Special Issue "Binge Eating Disorder 2019"

A special issue of Nutrients (ISSN 2072-6643).

Deadline for manuscript submissions: closed (30 August 2019).

Special Issue Editors

Prof. Dr. Claudio Imperatori
E-Mail Website1 Website2
Guest Editor
Department of Human Sciences, European University of Rome, Rome, Italy
Interests: eating disorders; binge eating; obesity; overweight; food addiction; psychopathology; neurophysiology; assessment
Special Issues, Collections and Topics in MDPI journals
Dr. Antonios Dakanalis
E-Mail Website1 Website2
Guest Editor
University of Milano - Bicocca, Department of Medicine and Surgery, Milan, Italy
Interests: Eating Styles and Disorders; Obesity; Aetiopathogenesis; Comorbidity; Dietary Control and Physical Activity; Metabolic Syndrome; Dietetic and Nutritional Interventions; Change Behaviour Techniques; Evidence-Based Practice; Clinical Trials

Special Issue Information

Dear Colleagues,

The clinical significance of binge eating disorder (BED) has been established. Defined by recurrent binge eating (i.e. the consumption of an unambiguously large amount of food accompanied by loss of control over eating) in the absence of extreme weight compensatory behaviours (e.g. purging), BED is a formal eating disorder diagnosis in the fifth edition of the Diagnostic and Statistical Manual of Mental Disorders.

BED, traditionally considered as an adult disorder, occurs in adolescence with some epidemiological evidence highlighting BED as the most prevalent eating disorder in youth. Like BED in adults, this disorder in adolescence is associated with major forms of psychiatric comorbidity and impairment of health-related quality of life. Furthermore, appetite, nutritional and weight issues are an important part of the BED complexity. Indeed, BED is associated with significant morbidity, including medical complications related to excess body weight/mass index, and with significant metabolic abnormalities (a major public health issue).

As such, multidisciplinary approaches, combining medical, dietetic, nutritional and psychological interventions are generally recommended in the treatment of BED. Indeed, effective treatments for BED would ideally address binge eating, associated eating disorders (e.g. body image concerns) and comorbid (e.g. depressive) psychopathology, appetite, nutritional and weight issues and related metabolic dysfunctions.

Translational, population, nutritional and clinically-based research for a deeper understanding of the multifactorial determinants of BED (i.e. relevant behaviours and attitudes towards food, diet and nutrition and associated excess body weight and metabolic dysfunctions) is crucial in order to advance theory and inform policy and evidence-supported practice through the design and evaluation of innovative and complex intervention programmes aiming at enhancing outcomes.

Therefore, the aim of this Special Issue is to provide up to date information about the risk and maintenance factors of binge eating and BED. Areas of interest include findings from research capturing when, where and why people overeat and focusing on dietetic, nutritional and psychological interventions (dealing also with food issues and the triggers of binge-eating) and weight-management control, also considering implications for policy and practice.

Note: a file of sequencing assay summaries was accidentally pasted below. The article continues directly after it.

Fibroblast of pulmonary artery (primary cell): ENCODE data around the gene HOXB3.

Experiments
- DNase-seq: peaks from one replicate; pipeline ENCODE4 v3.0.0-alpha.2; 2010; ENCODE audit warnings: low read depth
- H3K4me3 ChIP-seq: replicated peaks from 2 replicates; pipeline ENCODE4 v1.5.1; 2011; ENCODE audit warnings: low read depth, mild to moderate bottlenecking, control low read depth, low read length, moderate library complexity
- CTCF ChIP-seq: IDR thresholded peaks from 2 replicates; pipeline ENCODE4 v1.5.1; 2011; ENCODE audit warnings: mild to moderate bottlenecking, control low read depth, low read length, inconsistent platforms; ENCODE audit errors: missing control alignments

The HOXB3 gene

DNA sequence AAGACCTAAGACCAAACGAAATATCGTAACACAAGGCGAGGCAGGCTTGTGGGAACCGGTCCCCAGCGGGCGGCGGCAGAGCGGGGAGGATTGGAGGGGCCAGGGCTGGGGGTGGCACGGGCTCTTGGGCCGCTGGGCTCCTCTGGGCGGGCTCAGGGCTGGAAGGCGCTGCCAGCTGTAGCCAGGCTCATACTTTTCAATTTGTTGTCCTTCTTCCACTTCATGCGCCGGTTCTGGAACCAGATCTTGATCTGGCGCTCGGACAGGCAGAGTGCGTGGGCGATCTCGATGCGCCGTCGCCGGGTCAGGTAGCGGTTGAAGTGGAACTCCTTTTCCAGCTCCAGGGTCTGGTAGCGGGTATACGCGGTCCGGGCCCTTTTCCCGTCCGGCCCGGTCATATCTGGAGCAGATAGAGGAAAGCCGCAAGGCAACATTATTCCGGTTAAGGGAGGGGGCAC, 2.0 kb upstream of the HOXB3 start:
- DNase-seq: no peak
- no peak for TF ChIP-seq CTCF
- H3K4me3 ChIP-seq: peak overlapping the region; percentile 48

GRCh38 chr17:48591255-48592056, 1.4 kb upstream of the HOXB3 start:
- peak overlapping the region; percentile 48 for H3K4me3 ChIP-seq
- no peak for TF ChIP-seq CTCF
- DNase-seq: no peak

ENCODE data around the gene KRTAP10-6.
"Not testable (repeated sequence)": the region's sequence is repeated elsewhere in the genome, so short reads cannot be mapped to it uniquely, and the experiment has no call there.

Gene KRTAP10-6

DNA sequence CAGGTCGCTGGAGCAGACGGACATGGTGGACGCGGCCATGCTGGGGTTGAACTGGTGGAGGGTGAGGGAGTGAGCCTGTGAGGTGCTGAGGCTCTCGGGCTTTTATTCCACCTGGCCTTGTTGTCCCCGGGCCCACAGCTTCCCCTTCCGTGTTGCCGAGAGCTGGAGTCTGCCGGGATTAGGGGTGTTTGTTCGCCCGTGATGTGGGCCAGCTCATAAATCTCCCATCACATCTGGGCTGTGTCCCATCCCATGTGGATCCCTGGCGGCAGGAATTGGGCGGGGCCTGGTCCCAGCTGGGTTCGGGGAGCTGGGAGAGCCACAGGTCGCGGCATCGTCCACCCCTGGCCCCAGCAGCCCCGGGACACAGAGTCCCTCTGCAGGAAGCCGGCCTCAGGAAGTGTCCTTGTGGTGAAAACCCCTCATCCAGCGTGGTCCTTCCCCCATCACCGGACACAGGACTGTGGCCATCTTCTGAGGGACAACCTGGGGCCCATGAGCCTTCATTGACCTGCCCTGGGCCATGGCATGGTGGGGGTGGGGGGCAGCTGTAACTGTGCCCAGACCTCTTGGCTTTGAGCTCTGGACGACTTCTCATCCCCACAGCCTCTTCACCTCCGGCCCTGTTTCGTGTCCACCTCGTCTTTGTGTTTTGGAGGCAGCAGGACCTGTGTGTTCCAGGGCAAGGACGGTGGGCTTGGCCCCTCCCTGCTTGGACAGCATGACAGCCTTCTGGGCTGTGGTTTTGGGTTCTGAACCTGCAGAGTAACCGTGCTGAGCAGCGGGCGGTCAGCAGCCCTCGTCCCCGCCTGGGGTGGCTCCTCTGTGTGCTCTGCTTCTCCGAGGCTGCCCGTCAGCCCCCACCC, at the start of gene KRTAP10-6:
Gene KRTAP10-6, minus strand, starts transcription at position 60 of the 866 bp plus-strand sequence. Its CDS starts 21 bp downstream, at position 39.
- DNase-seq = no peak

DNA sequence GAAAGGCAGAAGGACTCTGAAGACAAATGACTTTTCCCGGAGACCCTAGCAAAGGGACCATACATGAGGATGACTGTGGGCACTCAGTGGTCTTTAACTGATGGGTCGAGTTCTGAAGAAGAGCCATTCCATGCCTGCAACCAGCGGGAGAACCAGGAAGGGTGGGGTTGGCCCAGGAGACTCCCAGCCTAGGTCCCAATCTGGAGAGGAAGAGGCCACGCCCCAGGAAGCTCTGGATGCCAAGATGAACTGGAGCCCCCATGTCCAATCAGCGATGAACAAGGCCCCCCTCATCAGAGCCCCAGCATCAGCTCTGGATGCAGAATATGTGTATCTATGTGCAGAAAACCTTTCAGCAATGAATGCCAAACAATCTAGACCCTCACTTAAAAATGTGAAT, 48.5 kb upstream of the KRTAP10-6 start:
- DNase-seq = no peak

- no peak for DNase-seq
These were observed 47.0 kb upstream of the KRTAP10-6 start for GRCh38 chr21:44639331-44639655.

Dr. Claudio Imperatori
Dr. Antonios Dakanalis
Guest Editors

Manuscript Submission Information

Manuscripts should be submitted online at www.mdpi.com by registering and logging in to this website. Once you are registered, click here to go to the submission form. Manuscripts can be submitted until the deadline. All papers will be peer-reviewed. Accepted papers will be published continuously in the journal (as soon as accepted) and will be listed together on the special issue website. Research articles, review articles as well as short communications are invited. For planned papers, a title and short abstract (about 100 words) can be sent to the Editorial Office for announcement on this website.

Submitted manuscripts should not have been published previously, nor be under consideration for publication elsewhere (except conference proceedings papers). All manuscripts are thoroughly refereed through a single-blind peer-review process. A guide for authors and other relevant information for submission of manuscripts is available on the Instructions for Authors page. Nutrients is an international peer-reviewed open access monthly journal published by MDPI.

Please visit the Instructions for Authors page before submitting a manuscript. The Article Processing Charge (APC) for publication in this open access journal is 2400 CHF (Swiss Francs). Submitted papers should be well formatted and use good English. Authors may use MDPI's English editing service prior to publication or during author revisions.

Keywords

  • Binge eating
  • Psychopathology
  • Overeating
  • Obesity
  • Overweight
  • Dietetic Interventions
  • Nutritional Issues and Interventions
  • Psychological Intervetions
  • Food Addiction
  • Metabolic Problems
  • Weight-Management and Control

Published Papers (3 papers)

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Research

Article
The Symptom-Checklist-K-9 (SCL-K-9) Discriminates between Overweight/Obese Patients with and without Significant Binge Eating Pathology: Psychometric Properties of an Italian Version
Nutrients 2020, 12(3), 674; https://0-doi-org.brum.beds.ac.uk/10.3390/nu12030674 - 01 Mar 2020
Cited by 11 | Viewed by 1662
Abstract
A general personality and psychopathology evaluation is considered to be crucial part of the multidisciplinary assessment for weight-related problems. The Symptom Checklist-90-Revised (SCL-90-R) is commonly used to assess general psychopathology in both overweight and obese patients seeking weight-loss treatment. The main purpose of [...] Read more.